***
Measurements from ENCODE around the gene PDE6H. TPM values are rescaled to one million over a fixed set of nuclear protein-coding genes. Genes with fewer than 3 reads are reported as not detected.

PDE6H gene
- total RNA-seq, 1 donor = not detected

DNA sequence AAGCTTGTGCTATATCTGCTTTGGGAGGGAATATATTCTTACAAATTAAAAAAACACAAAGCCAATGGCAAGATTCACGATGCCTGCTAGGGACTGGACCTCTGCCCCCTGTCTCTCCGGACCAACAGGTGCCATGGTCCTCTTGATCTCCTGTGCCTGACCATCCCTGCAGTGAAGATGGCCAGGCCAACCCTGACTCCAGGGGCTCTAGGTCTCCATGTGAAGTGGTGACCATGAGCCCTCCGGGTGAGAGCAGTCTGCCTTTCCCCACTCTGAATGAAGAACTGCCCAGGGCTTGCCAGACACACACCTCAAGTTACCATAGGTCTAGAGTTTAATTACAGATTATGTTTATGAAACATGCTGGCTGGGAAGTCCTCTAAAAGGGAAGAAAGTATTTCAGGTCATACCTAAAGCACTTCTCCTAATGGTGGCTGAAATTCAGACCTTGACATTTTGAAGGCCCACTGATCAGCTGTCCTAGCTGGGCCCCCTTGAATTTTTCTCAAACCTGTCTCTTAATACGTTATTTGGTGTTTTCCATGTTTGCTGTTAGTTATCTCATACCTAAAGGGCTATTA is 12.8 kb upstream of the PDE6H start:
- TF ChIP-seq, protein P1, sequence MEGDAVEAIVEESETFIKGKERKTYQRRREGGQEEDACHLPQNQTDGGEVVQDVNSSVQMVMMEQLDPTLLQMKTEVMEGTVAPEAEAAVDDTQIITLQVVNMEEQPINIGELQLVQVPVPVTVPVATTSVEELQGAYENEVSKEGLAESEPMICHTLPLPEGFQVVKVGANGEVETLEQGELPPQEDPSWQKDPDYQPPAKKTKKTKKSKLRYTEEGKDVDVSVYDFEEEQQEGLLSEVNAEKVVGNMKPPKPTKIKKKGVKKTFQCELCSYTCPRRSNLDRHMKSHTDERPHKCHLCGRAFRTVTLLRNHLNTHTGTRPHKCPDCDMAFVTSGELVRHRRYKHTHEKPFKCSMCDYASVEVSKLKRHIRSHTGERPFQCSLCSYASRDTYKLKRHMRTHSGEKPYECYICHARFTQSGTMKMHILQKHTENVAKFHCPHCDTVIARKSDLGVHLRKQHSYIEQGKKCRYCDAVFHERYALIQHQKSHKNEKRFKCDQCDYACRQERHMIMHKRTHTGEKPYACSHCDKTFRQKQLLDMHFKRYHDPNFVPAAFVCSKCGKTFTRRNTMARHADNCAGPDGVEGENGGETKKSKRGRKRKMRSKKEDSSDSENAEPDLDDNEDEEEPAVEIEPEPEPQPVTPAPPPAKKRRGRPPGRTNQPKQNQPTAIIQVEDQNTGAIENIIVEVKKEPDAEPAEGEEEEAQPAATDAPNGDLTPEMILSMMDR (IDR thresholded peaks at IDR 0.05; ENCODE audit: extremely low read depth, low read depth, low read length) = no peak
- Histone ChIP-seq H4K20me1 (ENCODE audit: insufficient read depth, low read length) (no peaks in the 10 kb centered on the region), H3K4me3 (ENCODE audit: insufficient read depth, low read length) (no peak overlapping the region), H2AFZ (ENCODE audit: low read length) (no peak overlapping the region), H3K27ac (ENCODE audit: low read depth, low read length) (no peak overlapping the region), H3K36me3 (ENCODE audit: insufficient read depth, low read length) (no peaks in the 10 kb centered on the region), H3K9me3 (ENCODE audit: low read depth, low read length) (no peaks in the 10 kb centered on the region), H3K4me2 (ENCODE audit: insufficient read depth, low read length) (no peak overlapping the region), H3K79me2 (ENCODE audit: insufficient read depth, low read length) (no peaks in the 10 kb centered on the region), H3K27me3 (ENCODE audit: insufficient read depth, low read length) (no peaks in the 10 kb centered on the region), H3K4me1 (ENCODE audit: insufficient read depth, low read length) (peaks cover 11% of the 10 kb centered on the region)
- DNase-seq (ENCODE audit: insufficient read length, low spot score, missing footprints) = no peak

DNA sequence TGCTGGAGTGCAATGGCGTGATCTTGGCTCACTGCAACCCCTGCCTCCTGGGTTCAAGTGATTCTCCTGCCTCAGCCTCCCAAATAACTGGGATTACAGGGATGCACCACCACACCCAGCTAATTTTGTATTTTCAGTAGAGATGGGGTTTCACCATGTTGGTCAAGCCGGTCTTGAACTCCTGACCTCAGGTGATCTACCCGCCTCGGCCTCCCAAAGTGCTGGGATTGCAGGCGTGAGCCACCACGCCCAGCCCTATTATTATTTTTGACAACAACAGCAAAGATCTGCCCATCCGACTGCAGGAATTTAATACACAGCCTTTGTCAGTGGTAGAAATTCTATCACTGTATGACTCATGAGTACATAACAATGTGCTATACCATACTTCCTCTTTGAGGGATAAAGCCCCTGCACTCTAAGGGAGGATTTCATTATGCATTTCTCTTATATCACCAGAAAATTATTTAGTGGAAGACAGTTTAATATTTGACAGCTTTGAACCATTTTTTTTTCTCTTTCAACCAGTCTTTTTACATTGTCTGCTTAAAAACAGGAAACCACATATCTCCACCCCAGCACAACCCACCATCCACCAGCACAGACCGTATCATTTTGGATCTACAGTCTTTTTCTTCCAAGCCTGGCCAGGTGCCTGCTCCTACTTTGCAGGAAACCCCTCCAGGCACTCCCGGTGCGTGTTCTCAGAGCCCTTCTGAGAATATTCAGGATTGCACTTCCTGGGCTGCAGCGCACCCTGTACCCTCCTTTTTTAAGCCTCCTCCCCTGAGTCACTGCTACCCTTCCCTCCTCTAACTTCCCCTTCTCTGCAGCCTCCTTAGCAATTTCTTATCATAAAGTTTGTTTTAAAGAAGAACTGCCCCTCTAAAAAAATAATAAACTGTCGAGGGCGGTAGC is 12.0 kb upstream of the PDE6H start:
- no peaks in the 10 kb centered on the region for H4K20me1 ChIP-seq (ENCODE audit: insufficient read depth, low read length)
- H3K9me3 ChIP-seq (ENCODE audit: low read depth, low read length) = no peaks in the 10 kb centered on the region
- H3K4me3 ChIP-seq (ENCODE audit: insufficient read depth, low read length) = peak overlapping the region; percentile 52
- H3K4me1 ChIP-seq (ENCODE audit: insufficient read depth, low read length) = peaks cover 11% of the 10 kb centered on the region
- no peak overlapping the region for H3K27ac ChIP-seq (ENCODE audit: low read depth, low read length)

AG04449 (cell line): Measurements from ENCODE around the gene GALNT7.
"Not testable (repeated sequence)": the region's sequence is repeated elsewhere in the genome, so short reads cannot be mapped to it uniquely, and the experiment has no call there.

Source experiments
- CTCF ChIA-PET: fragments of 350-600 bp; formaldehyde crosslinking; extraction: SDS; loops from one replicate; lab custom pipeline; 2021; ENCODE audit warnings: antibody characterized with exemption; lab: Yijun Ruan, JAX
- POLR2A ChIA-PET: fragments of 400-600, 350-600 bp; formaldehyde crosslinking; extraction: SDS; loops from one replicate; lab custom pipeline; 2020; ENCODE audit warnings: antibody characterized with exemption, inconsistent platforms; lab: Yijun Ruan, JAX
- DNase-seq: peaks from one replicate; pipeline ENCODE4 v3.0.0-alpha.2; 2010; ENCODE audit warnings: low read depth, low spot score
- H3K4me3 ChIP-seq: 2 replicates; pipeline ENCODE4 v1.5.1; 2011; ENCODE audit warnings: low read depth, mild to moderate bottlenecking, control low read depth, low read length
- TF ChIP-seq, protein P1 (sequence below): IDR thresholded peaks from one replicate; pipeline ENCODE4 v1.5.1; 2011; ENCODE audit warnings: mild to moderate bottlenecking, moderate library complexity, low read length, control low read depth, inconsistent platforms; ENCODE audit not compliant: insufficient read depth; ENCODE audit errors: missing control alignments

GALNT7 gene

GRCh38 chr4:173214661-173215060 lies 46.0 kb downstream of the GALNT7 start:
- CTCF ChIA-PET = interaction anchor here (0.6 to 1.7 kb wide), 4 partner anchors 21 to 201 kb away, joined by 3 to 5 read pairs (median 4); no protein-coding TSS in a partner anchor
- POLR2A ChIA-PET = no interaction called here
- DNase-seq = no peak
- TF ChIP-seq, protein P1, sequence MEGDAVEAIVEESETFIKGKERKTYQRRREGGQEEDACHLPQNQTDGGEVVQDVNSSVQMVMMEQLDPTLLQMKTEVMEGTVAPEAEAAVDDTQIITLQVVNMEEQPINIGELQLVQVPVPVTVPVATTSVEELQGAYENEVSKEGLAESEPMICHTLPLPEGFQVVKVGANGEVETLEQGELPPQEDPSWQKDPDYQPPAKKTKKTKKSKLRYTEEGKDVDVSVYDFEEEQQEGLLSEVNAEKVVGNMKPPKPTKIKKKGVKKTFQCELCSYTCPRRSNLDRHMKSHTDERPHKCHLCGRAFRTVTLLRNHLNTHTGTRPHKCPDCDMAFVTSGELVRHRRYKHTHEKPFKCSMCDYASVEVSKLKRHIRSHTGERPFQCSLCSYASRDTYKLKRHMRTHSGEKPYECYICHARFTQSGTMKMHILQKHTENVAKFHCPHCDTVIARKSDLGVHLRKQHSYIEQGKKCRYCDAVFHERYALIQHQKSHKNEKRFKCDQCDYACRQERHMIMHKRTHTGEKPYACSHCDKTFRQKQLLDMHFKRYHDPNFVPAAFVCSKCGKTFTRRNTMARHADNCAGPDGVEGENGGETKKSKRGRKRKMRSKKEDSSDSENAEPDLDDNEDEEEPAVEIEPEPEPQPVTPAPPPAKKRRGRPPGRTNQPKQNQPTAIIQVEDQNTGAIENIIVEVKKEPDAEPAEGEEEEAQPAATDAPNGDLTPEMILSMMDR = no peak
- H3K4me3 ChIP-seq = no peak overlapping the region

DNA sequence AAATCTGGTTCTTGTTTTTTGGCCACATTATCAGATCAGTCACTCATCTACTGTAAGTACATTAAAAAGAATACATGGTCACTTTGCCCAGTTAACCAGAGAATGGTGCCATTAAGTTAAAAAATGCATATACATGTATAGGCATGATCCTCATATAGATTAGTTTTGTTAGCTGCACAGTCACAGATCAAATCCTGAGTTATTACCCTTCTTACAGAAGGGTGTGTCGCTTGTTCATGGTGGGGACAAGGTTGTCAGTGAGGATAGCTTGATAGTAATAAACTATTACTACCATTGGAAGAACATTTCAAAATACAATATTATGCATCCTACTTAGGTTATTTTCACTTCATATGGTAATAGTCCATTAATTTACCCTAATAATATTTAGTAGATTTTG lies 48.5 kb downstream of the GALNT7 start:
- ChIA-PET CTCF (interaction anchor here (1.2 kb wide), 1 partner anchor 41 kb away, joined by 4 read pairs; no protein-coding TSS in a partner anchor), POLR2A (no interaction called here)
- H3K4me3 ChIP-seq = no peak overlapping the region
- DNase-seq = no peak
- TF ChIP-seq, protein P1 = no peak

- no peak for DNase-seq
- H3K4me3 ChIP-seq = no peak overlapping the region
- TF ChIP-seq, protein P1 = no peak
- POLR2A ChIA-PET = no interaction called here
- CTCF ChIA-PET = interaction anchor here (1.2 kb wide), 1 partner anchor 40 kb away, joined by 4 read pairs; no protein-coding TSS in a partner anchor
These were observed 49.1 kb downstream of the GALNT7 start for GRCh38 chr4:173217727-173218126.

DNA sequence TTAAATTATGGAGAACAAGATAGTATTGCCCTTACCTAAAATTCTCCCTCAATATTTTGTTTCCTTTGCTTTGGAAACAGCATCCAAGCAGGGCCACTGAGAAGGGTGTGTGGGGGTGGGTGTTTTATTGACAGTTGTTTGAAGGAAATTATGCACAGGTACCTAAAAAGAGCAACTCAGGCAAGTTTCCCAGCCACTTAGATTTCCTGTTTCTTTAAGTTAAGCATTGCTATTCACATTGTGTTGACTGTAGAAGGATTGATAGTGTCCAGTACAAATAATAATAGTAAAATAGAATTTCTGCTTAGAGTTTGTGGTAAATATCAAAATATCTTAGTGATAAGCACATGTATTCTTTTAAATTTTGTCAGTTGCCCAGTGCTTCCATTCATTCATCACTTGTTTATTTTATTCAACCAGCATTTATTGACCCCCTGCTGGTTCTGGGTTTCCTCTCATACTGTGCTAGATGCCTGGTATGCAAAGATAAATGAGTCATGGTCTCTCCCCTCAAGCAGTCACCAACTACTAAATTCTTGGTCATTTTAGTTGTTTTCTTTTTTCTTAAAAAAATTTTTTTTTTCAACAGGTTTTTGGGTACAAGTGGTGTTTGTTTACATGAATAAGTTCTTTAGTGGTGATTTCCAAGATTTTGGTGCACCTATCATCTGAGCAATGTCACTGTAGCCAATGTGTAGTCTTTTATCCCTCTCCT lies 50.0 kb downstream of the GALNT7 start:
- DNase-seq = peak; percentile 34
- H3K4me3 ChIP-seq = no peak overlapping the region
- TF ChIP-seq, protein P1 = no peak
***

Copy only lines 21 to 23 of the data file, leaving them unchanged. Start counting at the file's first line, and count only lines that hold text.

- TF ChIP-seq, protein P1 (sequence below): IDR thresholded peaks from one replicate; pipeline ENCODE4 v1.5.1; 2011; ENCODE audit warnings: mild to moderate bottlenecking, moderate library complexity, low read length, control low read depth, inconsistent platforms; ENCODE audit not compliant: insufficient read depth; ENCODE audit errors: missing control alignments

GALNT7 gene

GRCh38 chr4:173214661-173215060 lies 46.0 kb downstream of the GALNT7 start: